As Election Nears, the Public Is Becoming Increasingly OK With Stars Advocating for Issues

Share who said celebrities should use all channels available to opine is up 9 points from a 2018 midterm poll
(Getty Images / Morning Consult illustration by Vladimir Gorshkov)
October 07, 2020 at 8:00 am UTC

Key Takeaways

  • 54% of U.S. adults think celebrities should use events (9%), social media (22%) or both (23%) as a platform for sharing their views on political matters.

  • 44% of Republicans said celebrities should refrain from sharing opinions, representing no statistical change from the October 2018 survey (41%).

  • 63% of Democrats and 38% of Republicans said it is very appropriate for celebrities to encourage people to register to vote or to vote.

As Election Day approaches, more of the public believes celebrities should use all channels available to them to speak out on social and political issues than it did shortly before the 2018 midterm election, per a new Morning Consult/The Hollywood Reporter poll. And regardless of party lines, Americans said that encouraging people to vote, along with voter registration, is the most appropriate issue for stars to tackle.

The Sept. 24-27 poll found that 54 percent of all adults said celebrities should share their views on political and social issues: 22 percent said they should mainly use social media, 9 percent said they should use events such as award shows and 23 percent said stars should use all channels available to them. The share who said stars should speak up on all platforms is down from 28 percent in a fall 2018 poll.

Democrats have become more supportive of political and social activism from stars, with 8 percent moving from expressing no opinion on the matter to saying celebrities should use at least one platform to speak. With a margin of error of 4 percentage points, Republicans’ attitudes are largely unchanged on the topic during the same time period.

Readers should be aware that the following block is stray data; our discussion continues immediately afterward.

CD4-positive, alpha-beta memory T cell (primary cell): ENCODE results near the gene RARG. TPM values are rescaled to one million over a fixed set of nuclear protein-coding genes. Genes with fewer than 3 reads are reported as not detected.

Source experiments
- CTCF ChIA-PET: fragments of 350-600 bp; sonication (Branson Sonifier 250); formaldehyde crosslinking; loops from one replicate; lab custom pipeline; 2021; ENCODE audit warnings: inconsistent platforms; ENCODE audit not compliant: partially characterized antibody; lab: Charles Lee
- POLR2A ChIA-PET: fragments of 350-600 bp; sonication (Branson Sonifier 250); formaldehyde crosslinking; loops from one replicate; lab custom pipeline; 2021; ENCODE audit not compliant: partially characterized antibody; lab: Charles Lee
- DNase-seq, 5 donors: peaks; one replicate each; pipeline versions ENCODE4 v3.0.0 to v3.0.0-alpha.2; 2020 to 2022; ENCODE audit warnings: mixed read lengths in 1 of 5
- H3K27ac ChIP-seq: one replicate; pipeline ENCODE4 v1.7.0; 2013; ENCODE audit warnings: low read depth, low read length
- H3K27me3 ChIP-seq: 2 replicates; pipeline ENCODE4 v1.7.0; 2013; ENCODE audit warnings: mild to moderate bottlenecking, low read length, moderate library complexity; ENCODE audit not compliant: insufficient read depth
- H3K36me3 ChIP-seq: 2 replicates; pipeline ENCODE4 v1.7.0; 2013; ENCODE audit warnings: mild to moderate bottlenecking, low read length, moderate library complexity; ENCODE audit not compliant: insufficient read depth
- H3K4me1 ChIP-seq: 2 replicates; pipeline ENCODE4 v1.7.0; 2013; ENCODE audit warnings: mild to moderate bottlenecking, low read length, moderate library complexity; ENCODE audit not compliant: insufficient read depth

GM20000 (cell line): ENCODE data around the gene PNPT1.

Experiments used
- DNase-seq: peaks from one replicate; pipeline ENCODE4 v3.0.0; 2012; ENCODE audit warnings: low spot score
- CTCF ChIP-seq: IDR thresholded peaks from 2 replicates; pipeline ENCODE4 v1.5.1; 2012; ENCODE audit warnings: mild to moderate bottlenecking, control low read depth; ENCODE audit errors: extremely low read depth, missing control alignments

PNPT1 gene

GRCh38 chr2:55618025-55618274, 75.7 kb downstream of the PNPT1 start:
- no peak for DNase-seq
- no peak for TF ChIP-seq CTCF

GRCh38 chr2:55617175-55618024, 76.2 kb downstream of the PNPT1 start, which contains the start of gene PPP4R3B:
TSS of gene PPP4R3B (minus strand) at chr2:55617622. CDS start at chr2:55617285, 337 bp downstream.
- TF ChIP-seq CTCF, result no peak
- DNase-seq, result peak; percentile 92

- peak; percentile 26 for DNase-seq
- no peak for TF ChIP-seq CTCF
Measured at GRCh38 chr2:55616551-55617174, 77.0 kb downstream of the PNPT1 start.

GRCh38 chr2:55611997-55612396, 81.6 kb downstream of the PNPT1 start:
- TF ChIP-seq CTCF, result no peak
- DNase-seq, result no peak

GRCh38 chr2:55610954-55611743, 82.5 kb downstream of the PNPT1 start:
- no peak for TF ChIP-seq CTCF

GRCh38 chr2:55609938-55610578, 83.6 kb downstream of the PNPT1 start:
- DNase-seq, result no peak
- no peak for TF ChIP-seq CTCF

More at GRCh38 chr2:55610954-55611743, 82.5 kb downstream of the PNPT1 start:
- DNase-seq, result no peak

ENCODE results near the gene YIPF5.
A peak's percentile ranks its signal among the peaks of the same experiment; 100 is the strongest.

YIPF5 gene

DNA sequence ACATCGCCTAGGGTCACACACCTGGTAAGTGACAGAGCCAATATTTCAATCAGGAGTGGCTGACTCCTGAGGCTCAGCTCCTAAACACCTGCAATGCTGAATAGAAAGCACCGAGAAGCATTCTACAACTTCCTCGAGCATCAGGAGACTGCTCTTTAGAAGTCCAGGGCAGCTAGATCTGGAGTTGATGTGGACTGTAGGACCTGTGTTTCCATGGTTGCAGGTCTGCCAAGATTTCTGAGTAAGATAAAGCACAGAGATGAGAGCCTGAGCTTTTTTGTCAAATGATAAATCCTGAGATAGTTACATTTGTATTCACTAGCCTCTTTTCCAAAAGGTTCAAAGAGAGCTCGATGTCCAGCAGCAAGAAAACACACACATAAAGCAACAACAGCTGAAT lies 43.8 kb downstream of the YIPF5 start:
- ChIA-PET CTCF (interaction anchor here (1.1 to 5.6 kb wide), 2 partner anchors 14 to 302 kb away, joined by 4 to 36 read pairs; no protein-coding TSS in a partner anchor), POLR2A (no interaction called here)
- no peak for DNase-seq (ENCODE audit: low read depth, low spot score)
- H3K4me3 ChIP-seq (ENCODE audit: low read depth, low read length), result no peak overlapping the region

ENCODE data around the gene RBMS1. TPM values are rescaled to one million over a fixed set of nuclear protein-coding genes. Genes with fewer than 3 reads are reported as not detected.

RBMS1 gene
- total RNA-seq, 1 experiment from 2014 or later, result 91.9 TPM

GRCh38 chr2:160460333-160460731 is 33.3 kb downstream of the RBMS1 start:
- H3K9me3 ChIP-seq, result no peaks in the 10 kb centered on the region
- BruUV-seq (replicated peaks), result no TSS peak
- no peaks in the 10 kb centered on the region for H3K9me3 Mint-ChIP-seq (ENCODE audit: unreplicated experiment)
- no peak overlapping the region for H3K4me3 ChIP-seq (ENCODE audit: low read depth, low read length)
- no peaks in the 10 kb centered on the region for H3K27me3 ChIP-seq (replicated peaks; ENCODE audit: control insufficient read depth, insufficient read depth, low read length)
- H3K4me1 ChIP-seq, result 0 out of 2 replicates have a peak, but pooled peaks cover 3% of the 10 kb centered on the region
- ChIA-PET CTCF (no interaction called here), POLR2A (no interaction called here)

The 2020 election has already featured many celebrity voices. Eva Longoria, Tracee Ellis Ross, Kerry Washington and Julia Louis-Dreyfus spoke at the Democratic National Convention, while Willie Robertson and Scott Baio appeared at the RNC.

On Sept. 22, in honor of National Voter Registration Day, Leonardo DiCaprio and Ryan Reynolds were among the many stars taking to social platforms to spread the word about voter registration. Regina King and Uzo Aduba donned shirts in support of Breonna Taylor during the 2020 Primetime Emmys, while Anthony Anderson highlighted Black Lives Matter in a presentation with host Jimmy Kimmel.

Some have also come out in support of specific candidates. Dwayne “The Rock” Johnson and Billie Eilish are supporting former Vice President Joe Biden and Sen. Kamala Harris (D-Calif.), while Jon Voight and Kirstie Alley are backing President Donald Trump and Vice President Mike Pence.

Both surveys have an overall margin of error of 2 percentage points. The Democratic subsample has a 4-point margin of error in the 2018 poll and a 3-point margin of error in the 2020 poll. 

The survey also gauged respondents’ attitudes on subjects that are appropriate for celebrities to speak out on. Regardless of party lines, encouraging people to register to vote or to vote was deemed the most appropriate, with 47 percent of all adults -- along with 63 percent of Democrats and 38 percent of Republicans -- saying it was “very appropriate” for celebrities to speak about that issue.

The most divisive issue was supporting the Black Lives Matter movement, with 53 percent of Democrats saying it was “very appropriate” for celebrities to speak out on that issue compared to 16 percent of Republicans. Democrats were also more likely than Republicans to say it is OK for celebrities to support efforts to reduce climate change and speak out against police brutality.

Since the death of George Floyd, famous faces including Lady Gaga, BTS and Chris Evans have donated to Black Lives Matter, while others donated to adjacent causes such as the NAACP Legal Defense and Educational Fund and Color of Change.

Sarah Shevenock previously worked at Morning Consult as a reporter covering the business of entertainment.

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